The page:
July 07, 2020
by Jessica Maciuch
In the first part of this series on estimating water temperature
, we looked at a method of gauging the temperature of the water as it heats up. The second part of the series will be focused on the opposite: how quickly the water cools down, and which factors affect this process. To do that, we turn to physics!
In thermodynamics, conduction and convection are two methods by which heat is transferred between objects. Conduction refers to heat that is transferred through direct contact—think of the bottom of a tea kettle touching a hot stovetop. Convection occurs through the movement of individual atoms in a liquid or gas. A convection oven, for example, maintains a consistent temperature by circulating air with a fan.
The first instance of heat loss we’re going to look at occurs when you pour water from the kettle into another vessel. What we are actually calculating here is the amount of thermal energy that is transferred via conduction from the boiling water to the teapot by the time they reach the same temperature, i.e. once thermodynamic equilibrium is achieved. In order to make this calculation, we’re going to need to make a few assumptions.
First, we’re going to say that the water in the kettle is exactly 212°F (100°C) right as you take it off the stove. Second, we’re going to assume that the teapot (or other containers you are using to steep the tea) is at a standard room temperature of 68°F (20°C).
The heat transfer formula allows us to figure out how much thermal energy is transferred based on three variables: mass, specific heat (a property unique to the material of the teapot), and the change in temperature. Since there is a lot of variation among teapots and mugs, I’ve done the calculations for a handful of Adagio items of different sizes and materials. You can use this table as a reference by looking at the final temperature of the item that is closest to the one you are using at home.
The second instance of heat loss occurs as the teapot and water cool off over time. This is referred to as convective cooling. The vessel transfers heat to the air around it, but the circulation in the room causes that heated air to be replaced with cooler, room temperature air. The process keeps going until the vessel cools to room temperature. The calculation for this process is much more complicated, so instead, we’re going to focus on some general rules and factors to keep in mind.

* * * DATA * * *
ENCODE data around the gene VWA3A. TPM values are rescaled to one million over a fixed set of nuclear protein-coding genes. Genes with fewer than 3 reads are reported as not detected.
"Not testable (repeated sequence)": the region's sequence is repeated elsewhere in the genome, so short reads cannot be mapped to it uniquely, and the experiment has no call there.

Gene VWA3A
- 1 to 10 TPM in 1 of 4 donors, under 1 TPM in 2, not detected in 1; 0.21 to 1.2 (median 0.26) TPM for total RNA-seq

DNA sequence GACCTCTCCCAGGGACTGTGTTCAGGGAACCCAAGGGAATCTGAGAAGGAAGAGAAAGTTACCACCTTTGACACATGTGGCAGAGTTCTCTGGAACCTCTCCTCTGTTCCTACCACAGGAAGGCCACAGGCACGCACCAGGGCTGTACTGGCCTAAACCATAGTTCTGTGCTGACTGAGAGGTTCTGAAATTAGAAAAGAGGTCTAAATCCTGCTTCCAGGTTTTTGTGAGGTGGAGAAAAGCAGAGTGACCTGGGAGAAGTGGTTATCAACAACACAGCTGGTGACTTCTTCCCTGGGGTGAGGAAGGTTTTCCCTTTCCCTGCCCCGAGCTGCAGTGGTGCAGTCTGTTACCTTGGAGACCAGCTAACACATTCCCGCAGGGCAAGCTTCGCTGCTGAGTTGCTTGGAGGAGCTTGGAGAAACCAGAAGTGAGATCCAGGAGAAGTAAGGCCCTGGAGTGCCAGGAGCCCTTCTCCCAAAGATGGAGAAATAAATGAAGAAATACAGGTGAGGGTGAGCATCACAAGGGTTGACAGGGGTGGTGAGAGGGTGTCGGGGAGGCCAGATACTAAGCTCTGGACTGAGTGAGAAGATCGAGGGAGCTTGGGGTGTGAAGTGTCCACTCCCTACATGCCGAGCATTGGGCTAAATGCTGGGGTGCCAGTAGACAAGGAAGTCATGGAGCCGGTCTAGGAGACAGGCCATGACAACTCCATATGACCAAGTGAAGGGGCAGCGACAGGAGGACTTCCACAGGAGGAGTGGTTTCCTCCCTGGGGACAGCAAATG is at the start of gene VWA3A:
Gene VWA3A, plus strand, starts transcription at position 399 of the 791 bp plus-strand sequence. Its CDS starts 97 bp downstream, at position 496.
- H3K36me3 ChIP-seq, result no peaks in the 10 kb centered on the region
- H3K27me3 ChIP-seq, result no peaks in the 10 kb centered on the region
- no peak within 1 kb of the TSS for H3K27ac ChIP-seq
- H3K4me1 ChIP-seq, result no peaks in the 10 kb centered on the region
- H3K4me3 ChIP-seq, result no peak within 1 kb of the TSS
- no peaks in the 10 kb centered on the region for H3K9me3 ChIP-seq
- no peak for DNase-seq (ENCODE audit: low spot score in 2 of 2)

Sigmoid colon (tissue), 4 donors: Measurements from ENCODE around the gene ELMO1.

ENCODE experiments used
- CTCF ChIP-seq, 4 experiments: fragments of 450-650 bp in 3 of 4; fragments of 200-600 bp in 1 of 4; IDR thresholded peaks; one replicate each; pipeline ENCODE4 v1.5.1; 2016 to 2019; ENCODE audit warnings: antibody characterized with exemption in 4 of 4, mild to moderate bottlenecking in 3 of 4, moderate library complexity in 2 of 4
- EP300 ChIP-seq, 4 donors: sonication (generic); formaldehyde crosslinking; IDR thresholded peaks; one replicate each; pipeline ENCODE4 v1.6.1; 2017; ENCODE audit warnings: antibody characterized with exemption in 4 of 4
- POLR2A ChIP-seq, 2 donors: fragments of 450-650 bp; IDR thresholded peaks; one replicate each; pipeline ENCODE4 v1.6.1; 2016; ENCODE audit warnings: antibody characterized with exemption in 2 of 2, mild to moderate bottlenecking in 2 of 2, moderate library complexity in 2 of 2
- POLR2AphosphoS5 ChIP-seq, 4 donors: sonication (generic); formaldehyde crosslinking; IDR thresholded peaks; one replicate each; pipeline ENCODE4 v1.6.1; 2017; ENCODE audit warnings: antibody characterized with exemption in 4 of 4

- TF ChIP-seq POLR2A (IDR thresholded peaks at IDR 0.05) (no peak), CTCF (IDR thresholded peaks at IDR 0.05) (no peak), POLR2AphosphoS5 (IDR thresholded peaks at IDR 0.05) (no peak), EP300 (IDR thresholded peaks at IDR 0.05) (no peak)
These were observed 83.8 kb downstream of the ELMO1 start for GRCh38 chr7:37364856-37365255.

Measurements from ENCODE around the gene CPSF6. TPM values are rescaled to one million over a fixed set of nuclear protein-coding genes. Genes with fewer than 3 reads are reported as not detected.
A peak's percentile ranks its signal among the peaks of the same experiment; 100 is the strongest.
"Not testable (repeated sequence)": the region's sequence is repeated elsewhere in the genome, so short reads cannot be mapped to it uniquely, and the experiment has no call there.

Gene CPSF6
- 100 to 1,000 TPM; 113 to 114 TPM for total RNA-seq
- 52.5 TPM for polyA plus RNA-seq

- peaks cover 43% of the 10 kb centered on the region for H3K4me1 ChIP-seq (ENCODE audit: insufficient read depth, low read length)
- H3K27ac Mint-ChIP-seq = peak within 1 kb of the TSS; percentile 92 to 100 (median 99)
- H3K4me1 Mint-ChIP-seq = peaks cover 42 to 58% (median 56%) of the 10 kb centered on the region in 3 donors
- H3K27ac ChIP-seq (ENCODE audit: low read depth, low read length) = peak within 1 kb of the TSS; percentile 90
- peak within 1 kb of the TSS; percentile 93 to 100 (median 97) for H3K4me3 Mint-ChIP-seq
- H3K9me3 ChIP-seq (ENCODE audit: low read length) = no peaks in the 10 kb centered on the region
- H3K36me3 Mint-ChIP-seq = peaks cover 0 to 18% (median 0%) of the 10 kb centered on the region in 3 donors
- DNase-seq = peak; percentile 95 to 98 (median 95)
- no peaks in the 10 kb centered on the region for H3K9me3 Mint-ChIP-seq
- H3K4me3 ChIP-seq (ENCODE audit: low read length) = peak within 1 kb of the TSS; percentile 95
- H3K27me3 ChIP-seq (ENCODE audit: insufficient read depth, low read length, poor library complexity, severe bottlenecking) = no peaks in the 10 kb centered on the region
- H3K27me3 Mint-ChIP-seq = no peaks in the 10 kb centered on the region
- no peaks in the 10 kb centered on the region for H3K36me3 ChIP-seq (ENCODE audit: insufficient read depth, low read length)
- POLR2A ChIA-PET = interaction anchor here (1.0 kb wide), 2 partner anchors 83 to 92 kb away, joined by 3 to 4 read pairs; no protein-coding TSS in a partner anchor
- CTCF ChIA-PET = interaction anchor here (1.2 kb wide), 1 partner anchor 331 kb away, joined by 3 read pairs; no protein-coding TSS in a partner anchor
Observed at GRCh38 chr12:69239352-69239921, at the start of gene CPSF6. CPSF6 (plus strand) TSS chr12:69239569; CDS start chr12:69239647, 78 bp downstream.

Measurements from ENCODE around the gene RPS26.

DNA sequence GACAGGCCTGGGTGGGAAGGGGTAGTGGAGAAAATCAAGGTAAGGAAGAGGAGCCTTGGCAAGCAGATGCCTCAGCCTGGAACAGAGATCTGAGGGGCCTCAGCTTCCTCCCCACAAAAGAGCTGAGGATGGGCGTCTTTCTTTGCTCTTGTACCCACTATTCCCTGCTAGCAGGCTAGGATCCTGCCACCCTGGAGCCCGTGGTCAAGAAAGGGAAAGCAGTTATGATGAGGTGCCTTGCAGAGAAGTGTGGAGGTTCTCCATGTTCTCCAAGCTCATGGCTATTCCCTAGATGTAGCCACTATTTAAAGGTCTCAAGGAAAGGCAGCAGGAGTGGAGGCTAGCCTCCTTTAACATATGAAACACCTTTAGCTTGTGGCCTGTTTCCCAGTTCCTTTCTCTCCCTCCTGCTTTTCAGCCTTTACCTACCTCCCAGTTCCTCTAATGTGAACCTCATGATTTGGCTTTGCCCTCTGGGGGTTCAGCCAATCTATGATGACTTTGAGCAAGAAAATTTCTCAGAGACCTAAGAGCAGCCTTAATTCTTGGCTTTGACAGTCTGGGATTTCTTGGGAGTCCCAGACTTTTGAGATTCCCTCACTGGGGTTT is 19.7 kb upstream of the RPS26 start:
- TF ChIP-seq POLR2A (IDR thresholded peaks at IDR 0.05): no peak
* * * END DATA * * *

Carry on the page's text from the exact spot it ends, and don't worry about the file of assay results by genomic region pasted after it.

Just like in the conduction example, the material of the teapot or mug has a significant effect on how fast it cools off. The property that matters most, in this case, is thermal conductivity. A material with high thermal conductivity (such as copper) transfers heat very well, which means that it would cool off much more quickly than something with low thermal conductivity, such as glass.
In terms of materials commonly used for tea-making, plastic
have the lowest thermal conductivities. Ceramics
also have relatively low thermal conductivities. Since metals tend to have the highest thermal conductivities, stainless steel
and cast iron
will lose heat the fastest in comparison to other materials.
However, cast iron pots tend to be much thicker than similarly sized glass pots, which makes the cast iron pot much more effective at retaining heat. The size of the vessel also affects cooling time. Since a greater surface area allows the vessel to come in contact with more of the surrounding air, it will lose heat at a much faster rate than a smaller vessel of the same material.
Tips to Retain Heat
You can limit how much your tea drops in temperature as it steeps by following a few tips. In traditional tea ceremonies, the teapot and cups are filled with hot water that is emptied out before steeping. This minimizes the drop in temperature from the first scenario we looked at. If you are using a bigger pot, you can cover it with an insulating material such as a kitchen towel. With these tips and some thermodynamic know-how in mind, you are one step closer to enjoying that perfect cup of tea!
Products mentionedPersonaliTEA Teapot